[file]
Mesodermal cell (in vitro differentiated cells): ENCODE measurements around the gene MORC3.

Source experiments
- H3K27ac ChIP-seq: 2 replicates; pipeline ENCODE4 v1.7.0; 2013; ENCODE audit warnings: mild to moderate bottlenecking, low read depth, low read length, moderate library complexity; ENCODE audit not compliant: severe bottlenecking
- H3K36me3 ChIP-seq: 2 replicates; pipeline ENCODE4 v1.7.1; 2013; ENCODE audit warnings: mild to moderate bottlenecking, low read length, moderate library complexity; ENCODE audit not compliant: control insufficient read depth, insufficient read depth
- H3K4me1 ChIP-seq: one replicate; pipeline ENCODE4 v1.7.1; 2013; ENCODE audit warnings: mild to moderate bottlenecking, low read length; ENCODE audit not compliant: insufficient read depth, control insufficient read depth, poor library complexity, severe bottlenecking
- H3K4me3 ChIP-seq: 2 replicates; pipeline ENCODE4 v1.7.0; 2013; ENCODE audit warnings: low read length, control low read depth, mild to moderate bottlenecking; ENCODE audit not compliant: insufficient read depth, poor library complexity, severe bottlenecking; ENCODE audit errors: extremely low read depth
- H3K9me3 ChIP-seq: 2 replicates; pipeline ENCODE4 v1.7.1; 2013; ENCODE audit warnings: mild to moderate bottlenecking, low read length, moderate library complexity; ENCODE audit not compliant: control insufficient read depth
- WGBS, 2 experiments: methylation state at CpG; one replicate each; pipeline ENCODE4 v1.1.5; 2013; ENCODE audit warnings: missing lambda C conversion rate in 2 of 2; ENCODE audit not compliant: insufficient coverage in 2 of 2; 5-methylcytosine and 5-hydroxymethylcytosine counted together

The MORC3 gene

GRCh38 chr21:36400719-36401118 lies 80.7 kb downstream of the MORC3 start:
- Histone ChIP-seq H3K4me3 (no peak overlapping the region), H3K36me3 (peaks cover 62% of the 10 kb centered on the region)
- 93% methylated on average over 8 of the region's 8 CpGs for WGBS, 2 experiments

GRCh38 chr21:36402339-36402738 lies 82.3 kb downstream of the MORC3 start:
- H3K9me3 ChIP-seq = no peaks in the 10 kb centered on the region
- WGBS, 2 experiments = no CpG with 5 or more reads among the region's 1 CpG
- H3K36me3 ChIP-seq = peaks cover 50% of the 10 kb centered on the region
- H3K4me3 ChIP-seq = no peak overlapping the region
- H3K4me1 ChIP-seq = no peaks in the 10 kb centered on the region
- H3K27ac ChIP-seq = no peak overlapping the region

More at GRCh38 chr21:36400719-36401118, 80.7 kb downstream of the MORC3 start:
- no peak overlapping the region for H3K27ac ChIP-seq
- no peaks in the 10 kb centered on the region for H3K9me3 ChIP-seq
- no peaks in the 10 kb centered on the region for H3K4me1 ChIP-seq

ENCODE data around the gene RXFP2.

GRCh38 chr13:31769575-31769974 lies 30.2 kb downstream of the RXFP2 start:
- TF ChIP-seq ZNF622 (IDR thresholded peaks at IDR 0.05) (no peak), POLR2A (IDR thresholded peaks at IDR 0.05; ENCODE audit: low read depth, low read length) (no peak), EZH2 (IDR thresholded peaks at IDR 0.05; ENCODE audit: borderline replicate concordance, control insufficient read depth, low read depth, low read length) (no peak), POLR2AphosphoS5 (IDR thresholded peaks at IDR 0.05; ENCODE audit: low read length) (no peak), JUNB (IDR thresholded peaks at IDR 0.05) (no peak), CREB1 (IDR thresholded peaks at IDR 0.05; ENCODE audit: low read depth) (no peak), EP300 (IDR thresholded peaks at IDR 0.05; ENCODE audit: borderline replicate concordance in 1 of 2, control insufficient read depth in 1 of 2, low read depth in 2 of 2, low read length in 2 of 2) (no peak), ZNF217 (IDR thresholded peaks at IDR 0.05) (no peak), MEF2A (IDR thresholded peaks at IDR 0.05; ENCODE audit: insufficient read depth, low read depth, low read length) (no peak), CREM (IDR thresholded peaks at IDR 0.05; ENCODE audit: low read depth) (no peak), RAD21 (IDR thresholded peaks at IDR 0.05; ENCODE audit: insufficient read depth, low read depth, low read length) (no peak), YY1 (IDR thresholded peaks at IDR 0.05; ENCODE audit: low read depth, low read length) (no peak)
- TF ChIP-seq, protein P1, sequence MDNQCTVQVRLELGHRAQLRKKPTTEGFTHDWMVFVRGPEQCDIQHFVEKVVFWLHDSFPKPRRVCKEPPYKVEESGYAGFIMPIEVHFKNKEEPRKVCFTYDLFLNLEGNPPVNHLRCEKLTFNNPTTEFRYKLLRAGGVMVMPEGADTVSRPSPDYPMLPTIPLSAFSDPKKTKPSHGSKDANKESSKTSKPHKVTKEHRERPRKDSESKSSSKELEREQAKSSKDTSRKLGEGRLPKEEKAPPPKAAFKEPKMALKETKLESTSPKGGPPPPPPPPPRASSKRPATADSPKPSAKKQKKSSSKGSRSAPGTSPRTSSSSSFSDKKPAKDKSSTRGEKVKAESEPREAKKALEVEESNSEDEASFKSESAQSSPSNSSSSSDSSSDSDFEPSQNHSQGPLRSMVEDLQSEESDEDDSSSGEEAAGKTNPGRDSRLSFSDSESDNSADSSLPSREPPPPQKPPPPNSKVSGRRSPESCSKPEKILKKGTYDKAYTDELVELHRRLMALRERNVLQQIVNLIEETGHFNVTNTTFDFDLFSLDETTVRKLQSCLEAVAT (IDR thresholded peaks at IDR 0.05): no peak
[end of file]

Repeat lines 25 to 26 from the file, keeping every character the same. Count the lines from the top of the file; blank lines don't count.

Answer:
GRCh38 chr13:31769575-31769974 lies 30.2 kb downstream of the RXFP2 start:
- TF ChIP-seq ZNF622 (IDR thresholded peaks at IDR 0.05) (no peak), POLR2A (IDR thresholded peaks at IDR 0.05; ENCODE audit: low read depth, low read length) (no peak), EZH2 (IDR thresholded peaks at IDR 0.05; ENCODE audit: borderline replicate concordance, control insufficient read depth, low read depth, low read length) (no peak), POLR2AphosphoS5 (IDR thresholded peaks at IDR 0.05; ENCODE audit: low read length) (no peak), JUNB (IDR thresholded peaks at IDR 0.05) (no peak), CREB1 (IDR thresholded peaks at IDR 0.05; ENCODE audit: low read depth) (no peak), EP300 (IDR thresholded peaks at IDR 0.05; ENCODE audit: borderline replicate concordance in 1 of 2, control insufficient read depth in 1 of 2, low read depth in 2 of 2, low read length in 2 of 2) (no peak), ZNF217 (IDR thresholded peaks at IDR 0.05) (no peak), MEF2A (IDR thresholded peaks at IDR 0.05; ENCODE audit: insufficient read depth, low read depth, low read length) (no peak), CREM (IDR thresholded peaks at IDR 0.05; ENCODE audit: low read depth) (no peak), RAD21 (IDR thresholded peaks at IDR 0.05; ENCODE audit: insufficient read depth, low read depth, low read length) (no peak), YY1 (IDR thresholded peaks at IDR 0.05; ENCODE audit: low read depth, low read length) (no peak)